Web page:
95…OAS charter member..ECUA

    “Ecuador” is the Spanish word for “equator”, which gives the country its name.

    The Organization of American States (OAS) has its headquarters in Washington, D.C. All the independent states in the Americas are members of the group except Honduras, which had its membership suspended after the country’s 2009 coup.

    96…Defense secretary __ Carter..ASH

    Ash Carter took over as Secretary of Defense in the Obama administration when Chuck Hagel resigned in 2015. Carter is a scientist by training, with a doctorate in theoretical physics from the University of Oxford where he was a Rhodes Scholar.

    97…Burlesque stand-up act?..COMEDIAN STRIP (from “median strip”)

    “Burlesque” came into English from French, although the word is rooted in the Italian “burla”, the word for a joke, or mockery. A burlesque is work of literature, drama or music that is intended to amuse and cause laughter. Burlesques in the US took on a variety show format and were popular in the US from the 1860s. Over time, the variety acts started to include female striptease, and the term “burlesque” has come to be mainly associated with such entertainment. The derivative verb “to burlesque” means “to imitate mockingly”.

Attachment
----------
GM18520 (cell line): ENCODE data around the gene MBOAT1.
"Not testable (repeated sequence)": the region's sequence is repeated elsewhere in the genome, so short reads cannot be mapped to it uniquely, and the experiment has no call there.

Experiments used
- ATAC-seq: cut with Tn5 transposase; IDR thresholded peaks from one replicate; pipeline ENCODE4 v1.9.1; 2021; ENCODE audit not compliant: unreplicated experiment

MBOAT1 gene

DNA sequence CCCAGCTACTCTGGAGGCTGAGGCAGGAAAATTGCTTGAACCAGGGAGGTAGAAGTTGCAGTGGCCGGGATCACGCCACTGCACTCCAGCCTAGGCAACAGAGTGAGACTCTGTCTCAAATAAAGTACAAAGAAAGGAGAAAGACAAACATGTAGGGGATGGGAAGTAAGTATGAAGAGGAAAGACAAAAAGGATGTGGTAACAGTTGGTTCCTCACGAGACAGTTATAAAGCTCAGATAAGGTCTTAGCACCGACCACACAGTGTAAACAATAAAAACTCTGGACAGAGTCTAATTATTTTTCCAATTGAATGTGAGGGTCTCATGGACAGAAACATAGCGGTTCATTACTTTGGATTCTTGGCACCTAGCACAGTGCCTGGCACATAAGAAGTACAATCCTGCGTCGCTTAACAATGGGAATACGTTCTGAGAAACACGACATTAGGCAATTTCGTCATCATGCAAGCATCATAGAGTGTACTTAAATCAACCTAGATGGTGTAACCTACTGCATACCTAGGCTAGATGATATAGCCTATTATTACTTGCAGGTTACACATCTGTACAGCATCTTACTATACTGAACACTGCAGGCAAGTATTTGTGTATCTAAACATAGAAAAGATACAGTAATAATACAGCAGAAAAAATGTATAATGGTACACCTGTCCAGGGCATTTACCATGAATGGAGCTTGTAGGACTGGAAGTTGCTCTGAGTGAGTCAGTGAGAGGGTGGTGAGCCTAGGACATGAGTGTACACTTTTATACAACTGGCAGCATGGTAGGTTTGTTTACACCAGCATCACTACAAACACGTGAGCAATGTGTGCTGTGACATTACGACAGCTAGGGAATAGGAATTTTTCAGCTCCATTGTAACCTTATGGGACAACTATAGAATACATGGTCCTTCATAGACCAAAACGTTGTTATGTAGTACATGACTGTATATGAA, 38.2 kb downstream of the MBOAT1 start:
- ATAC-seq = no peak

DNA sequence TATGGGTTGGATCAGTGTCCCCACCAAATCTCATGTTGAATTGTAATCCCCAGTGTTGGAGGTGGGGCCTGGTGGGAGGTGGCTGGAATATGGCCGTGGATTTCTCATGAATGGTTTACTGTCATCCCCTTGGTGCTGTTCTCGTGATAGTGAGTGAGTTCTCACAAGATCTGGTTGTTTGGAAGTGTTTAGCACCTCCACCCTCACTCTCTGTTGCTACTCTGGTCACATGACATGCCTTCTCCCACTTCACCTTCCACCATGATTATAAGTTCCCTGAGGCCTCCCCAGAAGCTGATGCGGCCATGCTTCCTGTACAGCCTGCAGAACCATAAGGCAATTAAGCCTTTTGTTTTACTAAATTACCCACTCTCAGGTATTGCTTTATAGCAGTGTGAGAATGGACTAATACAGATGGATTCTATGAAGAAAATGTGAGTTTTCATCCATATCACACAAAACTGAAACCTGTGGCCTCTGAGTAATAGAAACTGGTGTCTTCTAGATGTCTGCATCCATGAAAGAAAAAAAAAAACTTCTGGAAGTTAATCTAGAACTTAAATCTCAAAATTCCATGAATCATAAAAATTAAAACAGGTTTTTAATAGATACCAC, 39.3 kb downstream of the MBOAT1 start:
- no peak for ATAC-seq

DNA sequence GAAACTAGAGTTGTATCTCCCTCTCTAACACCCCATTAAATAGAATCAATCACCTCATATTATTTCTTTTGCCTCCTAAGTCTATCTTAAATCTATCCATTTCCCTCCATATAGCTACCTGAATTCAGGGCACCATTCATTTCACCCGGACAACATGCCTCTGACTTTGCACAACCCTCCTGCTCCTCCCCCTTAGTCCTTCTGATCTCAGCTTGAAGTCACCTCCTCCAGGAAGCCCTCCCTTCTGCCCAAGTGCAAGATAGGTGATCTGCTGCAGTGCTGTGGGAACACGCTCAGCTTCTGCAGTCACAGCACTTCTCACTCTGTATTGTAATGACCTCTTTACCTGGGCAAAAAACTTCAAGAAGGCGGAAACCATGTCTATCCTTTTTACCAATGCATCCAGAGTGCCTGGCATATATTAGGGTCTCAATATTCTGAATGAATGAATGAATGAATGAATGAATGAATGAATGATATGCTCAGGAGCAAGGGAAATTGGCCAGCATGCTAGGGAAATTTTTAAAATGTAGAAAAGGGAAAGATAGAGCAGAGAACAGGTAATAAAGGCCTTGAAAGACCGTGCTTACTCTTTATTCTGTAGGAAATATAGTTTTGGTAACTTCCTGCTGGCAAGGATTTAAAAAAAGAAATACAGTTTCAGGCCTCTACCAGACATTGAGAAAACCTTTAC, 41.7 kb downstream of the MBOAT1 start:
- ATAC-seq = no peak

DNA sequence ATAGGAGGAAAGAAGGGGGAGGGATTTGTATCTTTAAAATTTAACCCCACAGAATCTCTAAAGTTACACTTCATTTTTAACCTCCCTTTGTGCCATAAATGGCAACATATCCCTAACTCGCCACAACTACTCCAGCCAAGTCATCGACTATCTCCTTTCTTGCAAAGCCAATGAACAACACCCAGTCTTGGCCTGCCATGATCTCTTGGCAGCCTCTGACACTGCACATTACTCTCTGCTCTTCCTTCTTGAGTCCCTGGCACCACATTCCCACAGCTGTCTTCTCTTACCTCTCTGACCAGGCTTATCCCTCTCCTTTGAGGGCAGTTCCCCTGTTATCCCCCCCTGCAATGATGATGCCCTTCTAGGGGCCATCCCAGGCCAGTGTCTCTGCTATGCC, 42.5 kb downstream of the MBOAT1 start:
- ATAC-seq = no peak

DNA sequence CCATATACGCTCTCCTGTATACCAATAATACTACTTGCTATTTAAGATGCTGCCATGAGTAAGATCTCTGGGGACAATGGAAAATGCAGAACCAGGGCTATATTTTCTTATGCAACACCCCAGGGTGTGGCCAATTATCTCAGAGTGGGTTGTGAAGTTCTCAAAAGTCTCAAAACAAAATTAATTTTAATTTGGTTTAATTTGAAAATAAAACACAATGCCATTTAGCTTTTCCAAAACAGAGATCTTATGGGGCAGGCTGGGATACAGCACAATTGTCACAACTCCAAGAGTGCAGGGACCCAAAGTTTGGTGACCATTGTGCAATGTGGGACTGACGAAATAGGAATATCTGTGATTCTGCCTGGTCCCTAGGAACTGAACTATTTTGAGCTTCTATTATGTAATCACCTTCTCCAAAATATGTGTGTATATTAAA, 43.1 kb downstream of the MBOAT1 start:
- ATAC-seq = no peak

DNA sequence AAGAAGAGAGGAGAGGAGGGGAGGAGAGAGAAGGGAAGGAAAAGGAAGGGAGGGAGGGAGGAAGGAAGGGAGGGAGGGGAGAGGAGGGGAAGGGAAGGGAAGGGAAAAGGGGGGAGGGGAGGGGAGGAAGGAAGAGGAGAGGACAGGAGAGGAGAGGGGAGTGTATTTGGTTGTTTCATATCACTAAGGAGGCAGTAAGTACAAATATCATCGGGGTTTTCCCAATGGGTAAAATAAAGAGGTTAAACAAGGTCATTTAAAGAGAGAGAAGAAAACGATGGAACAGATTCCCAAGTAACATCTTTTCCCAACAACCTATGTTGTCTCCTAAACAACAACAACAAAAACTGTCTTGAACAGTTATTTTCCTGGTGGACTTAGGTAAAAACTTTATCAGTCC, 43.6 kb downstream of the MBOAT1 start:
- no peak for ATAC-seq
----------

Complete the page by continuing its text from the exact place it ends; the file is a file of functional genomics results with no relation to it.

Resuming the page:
101…Puts away too much, briefly..ODS

    Overdoses (ODs)

    104…”Purple Rain” musician..PRINCE

    The singer Prince was born in Minneapolis, and he lives there to this day. He took his name from his father, a jazz musician who used the stage name Prince Rogers.

    “Purple Rain” is a 1984 song by Prince that is the title track from an album of the same name. The album in turn was a soundtrack, of the film “Purple Rain”. The song reached #2 in the charts in 1984, but then made it to #1 soon after Prince’s death in 2016.

    105…Shelley’s “Ozymandias,” e.g…SONNET

    “Ozymandias” is a sonnet written by Percy Bysshe Shelley that was first published in 1818:

    I met a traveller from an antique land
    Who said: “Two vast and trunkless legs of stone